Previous posts in this discussion:
PostIslam: Mullahs and Imams (Vincent Littrell) (John Eipper, USA, 11/19/05 2:06 pm)
Robert Whealey wanted to know the difference between a mullah and an imam. Vincent Littrell writes: In most of the Islamic world an imam is one who on Fridays leads the prayer and gives the sermon in a mosque. There are differences between the Sunni and Shi'a branches of Islam as well as schools of thought within those branches regarding how the term "imam" is used and criteria that allow for the usage of that title. Generally speaking, an imam's standing or credibility is dependent on eloquence, follower's perception of holiness or knowledge, charisma, tribal links, etc...some imams have great credibility and are very much taken seriously by their followers, jurists, and other imams abroad, others of course are not. In the Shi'a world, titling someone an "imam" is showing great respect to that person (as in "Imam" Khomeini) if not outright sanctifying him. In the Sunni world, the title of imam may have more political meaning than religious. even if the holder of that title conducts religious services. Sunnis generally do not sanctify the holder of the title.
A mullah is one who has gone through schooling and is considered learned in scripture and the sacred law. Mullahs are known to serve as judges in the Shari a courts of varying schools of thought in both Sunni and Shi a Islam. Graduates of seminaries or Madrassas throughout the Islamic world are many times given the title of Mullah. In Shi a doctrine, the role of the Imam is different and much greater than the imam of the Sunni world (there are variations from this line of thinking however, some Shi'a leaders perceived as having special significance have been titled "Imam" who do not fall into the doctrinal criteria for that title). I differentiate between an imam (with a little "i") and the doctrinally significant to Shi'ism...Imam. This is to show the difference in station between how Sunni's view an imam and the Shi'a view to what they believe to be a sanctified Imam. The Imamate is an institution of all important significance in Shi a Islam. Arzina R. Lalani. Early Shi i Thought: The Teachings of Imam Muhammad al-Baqir (I.B. Taurus, 2004) is truly a superbly readable work I highly recommend it to anyone interested in not overly abstruse or lengthy yet scholarly discussion about debate within Islam regarding succession to the Prophet Muhammad as well as about Shi a views on the nature of the Imamate ) discusses the Shi a view to the Imams drawing from Imam al-Baqir s (the 5th Imam in Twelver Shi a and Ismaili doctrine). She comments on the subject:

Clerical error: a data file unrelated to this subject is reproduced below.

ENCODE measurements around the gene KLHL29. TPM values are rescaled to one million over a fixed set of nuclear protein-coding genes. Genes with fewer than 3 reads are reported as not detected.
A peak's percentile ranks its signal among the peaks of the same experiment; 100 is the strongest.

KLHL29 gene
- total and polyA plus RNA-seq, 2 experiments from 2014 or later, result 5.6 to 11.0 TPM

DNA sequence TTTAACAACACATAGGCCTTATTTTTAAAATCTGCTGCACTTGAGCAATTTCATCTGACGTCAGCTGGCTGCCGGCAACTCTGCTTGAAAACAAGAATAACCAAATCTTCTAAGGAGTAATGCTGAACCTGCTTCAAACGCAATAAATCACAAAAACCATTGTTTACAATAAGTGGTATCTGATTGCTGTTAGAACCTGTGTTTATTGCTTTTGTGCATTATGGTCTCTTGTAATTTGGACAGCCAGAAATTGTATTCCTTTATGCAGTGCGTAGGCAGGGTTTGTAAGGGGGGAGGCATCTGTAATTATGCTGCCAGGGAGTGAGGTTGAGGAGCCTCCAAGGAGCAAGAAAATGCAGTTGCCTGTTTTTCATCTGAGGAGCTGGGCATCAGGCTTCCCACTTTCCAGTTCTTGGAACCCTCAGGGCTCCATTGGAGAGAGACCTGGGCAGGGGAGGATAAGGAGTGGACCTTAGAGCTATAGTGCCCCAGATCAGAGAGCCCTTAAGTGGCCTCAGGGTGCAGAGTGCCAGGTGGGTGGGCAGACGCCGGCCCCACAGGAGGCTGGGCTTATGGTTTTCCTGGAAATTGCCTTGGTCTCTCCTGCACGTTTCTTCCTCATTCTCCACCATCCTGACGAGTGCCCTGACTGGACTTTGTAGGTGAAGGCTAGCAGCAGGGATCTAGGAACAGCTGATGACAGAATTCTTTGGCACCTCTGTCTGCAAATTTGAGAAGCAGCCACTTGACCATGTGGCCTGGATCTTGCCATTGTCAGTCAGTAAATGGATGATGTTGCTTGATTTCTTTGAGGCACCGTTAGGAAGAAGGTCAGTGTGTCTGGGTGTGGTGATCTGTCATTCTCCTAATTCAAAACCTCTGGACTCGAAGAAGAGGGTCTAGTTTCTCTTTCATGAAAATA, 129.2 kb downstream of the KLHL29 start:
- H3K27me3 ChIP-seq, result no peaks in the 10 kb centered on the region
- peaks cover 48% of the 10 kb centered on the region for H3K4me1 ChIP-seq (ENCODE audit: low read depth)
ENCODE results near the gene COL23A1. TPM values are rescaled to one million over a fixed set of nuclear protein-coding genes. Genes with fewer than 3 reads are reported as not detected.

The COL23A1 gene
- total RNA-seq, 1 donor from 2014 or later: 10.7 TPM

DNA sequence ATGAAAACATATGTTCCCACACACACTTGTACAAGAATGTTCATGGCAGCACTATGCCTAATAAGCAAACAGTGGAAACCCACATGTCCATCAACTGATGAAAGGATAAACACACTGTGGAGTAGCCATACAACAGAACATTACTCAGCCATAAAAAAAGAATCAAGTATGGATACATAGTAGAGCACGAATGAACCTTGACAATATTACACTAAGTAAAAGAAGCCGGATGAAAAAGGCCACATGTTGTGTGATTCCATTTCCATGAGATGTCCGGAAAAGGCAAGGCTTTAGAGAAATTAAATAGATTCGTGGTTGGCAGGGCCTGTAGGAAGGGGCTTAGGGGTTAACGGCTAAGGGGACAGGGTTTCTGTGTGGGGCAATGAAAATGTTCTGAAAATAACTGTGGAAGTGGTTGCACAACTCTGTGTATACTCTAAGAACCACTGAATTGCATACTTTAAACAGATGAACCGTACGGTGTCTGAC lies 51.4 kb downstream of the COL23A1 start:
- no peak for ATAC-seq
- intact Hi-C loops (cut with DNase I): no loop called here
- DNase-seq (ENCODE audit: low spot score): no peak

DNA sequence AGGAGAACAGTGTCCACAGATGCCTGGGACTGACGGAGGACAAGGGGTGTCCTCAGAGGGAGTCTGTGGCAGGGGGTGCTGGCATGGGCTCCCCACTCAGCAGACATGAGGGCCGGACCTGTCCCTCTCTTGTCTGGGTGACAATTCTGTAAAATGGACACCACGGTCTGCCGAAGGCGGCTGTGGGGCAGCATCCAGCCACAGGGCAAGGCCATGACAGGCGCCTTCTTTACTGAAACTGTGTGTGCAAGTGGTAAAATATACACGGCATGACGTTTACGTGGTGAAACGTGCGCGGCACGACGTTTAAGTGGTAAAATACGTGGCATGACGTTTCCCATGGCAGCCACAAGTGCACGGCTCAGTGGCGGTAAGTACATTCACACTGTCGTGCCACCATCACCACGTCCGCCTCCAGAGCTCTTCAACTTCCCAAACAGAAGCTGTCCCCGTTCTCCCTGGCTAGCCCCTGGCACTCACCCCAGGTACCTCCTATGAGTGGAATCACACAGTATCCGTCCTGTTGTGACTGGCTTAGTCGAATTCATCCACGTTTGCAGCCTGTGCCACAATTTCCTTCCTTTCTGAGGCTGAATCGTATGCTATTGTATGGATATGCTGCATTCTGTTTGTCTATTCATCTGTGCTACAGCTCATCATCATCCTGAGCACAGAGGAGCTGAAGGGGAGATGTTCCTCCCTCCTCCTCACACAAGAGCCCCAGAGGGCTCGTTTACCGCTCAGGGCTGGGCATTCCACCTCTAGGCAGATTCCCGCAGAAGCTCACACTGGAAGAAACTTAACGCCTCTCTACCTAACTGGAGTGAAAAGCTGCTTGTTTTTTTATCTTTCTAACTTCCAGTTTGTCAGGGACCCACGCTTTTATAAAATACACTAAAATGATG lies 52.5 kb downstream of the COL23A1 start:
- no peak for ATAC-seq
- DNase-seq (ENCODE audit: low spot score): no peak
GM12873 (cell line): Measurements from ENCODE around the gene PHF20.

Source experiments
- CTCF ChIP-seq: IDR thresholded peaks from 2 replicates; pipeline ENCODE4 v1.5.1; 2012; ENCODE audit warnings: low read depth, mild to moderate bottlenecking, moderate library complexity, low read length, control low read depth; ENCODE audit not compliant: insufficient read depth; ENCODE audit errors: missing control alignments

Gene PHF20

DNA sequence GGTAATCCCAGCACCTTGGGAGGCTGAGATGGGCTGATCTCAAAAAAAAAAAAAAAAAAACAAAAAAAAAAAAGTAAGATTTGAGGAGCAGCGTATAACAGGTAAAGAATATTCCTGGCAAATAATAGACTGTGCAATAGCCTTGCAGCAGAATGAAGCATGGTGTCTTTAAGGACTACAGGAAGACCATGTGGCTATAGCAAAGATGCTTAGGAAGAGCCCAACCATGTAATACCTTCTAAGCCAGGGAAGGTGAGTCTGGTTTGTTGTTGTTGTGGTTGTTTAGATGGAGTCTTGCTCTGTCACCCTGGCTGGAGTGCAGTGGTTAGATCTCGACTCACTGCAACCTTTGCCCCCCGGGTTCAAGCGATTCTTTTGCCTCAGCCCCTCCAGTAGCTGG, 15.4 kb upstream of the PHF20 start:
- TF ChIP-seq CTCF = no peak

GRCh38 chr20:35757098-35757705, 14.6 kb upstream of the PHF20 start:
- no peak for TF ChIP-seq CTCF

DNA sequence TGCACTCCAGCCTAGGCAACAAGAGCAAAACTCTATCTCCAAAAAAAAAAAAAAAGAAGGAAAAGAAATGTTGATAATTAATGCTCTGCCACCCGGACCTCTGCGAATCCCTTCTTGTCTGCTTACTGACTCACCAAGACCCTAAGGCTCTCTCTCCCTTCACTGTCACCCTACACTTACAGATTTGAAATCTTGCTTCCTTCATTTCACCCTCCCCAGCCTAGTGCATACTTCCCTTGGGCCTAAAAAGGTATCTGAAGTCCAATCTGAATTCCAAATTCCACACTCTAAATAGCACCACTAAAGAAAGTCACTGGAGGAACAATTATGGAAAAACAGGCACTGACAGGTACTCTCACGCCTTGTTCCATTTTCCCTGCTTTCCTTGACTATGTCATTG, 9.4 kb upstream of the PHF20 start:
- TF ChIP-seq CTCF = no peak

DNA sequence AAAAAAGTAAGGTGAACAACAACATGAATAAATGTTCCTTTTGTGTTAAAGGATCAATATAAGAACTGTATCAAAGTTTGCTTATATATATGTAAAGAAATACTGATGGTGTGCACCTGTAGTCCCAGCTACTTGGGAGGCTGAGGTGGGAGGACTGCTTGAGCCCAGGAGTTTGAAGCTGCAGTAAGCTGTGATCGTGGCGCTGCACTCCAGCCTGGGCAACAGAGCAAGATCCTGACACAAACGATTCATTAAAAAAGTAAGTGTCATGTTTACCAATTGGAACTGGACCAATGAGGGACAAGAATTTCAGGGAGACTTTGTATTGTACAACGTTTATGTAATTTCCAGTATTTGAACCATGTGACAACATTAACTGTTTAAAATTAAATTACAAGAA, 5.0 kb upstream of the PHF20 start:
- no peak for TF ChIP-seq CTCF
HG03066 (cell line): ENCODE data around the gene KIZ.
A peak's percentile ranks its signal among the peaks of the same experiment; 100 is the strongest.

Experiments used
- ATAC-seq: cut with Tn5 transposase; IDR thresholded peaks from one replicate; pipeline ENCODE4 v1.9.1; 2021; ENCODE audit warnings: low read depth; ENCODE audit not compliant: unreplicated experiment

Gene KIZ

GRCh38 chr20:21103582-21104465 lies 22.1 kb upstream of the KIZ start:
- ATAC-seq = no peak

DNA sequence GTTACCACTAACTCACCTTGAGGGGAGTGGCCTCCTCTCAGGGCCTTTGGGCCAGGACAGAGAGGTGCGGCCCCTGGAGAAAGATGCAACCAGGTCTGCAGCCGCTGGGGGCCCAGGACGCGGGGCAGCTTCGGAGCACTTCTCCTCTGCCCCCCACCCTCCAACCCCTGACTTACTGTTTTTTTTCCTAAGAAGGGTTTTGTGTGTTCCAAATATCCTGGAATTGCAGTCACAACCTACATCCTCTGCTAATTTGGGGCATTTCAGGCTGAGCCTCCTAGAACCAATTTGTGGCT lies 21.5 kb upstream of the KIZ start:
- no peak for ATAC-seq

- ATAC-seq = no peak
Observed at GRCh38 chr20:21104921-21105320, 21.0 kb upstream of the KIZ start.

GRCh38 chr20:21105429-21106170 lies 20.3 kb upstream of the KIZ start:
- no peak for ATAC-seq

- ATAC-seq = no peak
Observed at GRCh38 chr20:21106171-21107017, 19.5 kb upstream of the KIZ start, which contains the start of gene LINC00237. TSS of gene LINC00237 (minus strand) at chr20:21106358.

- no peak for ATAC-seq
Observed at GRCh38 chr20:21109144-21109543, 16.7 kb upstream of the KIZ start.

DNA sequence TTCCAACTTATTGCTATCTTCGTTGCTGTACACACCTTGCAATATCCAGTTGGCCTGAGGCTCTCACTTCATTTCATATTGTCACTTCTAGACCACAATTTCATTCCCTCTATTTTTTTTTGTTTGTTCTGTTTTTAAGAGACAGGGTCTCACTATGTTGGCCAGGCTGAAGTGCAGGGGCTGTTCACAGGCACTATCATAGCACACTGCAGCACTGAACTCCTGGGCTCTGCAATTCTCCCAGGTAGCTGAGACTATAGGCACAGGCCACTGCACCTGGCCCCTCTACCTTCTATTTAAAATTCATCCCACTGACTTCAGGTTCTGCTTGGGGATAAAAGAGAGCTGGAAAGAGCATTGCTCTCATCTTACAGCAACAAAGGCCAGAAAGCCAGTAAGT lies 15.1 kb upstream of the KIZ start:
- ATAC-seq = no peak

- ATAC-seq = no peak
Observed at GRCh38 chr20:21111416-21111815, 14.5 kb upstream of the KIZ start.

Imams are blessed with freedom from error (infallibility) and are: the chosen ones and are named as those who submitted not only in the Qu ran but also in the earlier scriptures. Since they have been endowed with knowledge from God, the imams, have the clear signs of God in their hearts, and since they are ahl al-dikr, namely people of the Message, it is they who should be questioned about its interpretation. (Lalani, 65, 69) it is the imams who know all the interpretations of the Qu ran. ...The imams are the chosen servants of God who have been given the Qu ran as an inheritance. (Lalani, 65). The imams, are the light which guides men along the path of righteousness. (Lalani, 68)
In Shi a doctrine, the Imams achieve their station generally through heredity, though a process of nass or designation is conducted by a preceding Imam in naming his successor. There can only be one Imam at a time. This concept of nass and its link to heredity is generally accepted in Shi'a thinking, though in the history of Shi ism there has been debate about this link whether an Imam might designate someone who is not a descendent is a question that has come up. In Shi a doctrine the first of the true Imams in the Islamic dispensation, was the Prophet Muhammad s son-in-law Ali Abi Talib. Individuals descended from Ali and his wife Fatima (Muhammad s daughter) who have been designated through nass are considered the Imamate of Shi a Islam. Of course within Shi ism there is dispute about who the true Imams are; thus you have three major branches of Shi ism today: Twelver Shi ism, Zaydiism, and the Ismailis.